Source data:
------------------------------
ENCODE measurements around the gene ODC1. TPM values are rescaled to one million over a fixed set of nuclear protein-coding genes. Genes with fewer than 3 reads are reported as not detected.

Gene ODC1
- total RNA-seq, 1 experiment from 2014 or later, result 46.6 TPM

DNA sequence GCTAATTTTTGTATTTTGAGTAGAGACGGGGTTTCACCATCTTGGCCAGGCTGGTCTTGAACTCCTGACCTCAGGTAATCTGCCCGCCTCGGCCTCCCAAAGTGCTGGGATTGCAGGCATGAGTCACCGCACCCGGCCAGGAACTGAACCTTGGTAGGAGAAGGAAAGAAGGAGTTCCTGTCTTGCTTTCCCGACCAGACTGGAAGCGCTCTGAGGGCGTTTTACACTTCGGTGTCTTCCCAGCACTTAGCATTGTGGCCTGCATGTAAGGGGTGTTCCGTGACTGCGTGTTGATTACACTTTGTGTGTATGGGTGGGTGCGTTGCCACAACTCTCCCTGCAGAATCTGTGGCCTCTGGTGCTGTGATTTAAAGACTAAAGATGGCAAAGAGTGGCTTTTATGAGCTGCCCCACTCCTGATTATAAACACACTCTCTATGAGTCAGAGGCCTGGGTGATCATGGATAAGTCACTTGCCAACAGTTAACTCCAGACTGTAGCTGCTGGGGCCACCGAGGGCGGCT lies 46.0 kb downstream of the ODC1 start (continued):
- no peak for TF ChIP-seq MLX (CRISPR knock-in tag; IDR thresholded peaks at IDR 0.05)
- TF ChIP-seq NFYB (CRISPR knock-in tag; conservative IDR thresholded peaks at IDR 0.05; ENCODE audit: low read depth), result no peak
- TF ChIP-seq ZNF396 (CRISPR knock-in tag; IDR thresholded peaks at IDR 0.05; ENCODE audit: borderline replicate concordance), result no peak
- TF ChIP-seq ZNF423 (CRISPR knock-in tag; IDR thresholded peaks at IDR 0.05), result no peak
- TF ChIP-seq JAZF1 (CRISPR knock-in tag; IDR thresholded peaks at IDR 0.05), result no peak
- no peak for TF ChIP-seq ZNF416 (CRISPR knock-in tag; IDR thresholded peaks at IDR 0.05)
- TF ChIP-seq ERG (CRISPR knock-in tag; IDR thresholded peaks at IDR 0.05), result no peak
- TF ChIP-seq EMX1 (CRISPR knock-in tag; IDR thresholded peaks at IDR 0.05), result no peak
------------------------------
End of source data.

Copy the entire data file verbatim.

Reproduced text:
ENCODE measurements around the gene ODC1. TPM values are rescaled to one million over a fixed set of nuclear protein-coding genes. Genes with fewer than 3 reads are reported as not detected.

Gene ODC1
- total RNA-seq, 1 experiment from 2014 or later, result 46.6 TPM

DNA sequence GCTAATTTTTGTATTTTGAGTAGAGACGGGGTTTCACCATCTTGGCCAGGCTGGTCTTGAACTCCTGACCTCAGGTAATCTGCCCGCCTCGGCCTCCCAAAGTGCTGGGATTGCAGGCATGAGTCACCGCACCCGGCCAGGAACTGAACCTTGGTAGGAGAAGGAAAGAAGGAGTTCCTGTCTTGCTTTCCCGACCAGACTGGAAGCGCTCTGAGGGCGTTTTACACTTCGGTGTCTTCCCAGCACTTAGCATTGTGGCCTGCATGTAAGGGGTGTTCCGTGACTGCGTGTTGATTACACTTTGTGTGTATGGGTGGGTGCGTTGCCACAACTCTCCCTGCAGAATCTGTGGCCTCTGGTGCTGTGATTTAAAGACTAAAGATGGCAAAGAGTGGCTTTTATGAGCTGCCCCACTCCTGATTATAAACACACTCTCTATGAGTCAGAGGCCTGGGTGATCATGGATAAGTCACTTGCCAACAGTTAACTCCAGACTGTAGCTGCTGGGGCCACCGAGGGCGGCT lies 46.0 kb downstream of the ODC1 start (continued):
- no peak for TF ChIP-seq MLX (CRISPR knock-in tag; IDR thresholded peaks at IDR 0.05)
- TF ChIP-seq NFYB (CRISPR knock-in tag; conservative IDR thresholded peaks at IDR 0.05; ENCODE audit: low read depth), result no peak
- TF ChIP-seq ZNF396 (CRISPR knock-in tag; IDR thresholded peaks at IDR 0.05; ENCODE audit: borderline replicate concordance), result no peak
- TF ChIP-seq ZNF423 (CRISPR knock-in tag; IDR thresholded peaks at IDR 0.05), result no peak
- TF ChIP-seq JAZF1 (CRISPR knock-in tag; IDR thresholded peaks at IDR 0.05), result no peak
- no peak for TF ChIP-seq ZNF416 (CRISPR knock-in tag; IDR thresholded peaks at IDR 0.05)
- TF ChIP-seq ERG (CRISPR knock-in tag; IDR thresholded peaks at IDR 0.05), result no peak
- TF ChIP-seq EMX1 (CRISPR knock-in tag; IDR thresholded peaks at IDR 0.05), result no peak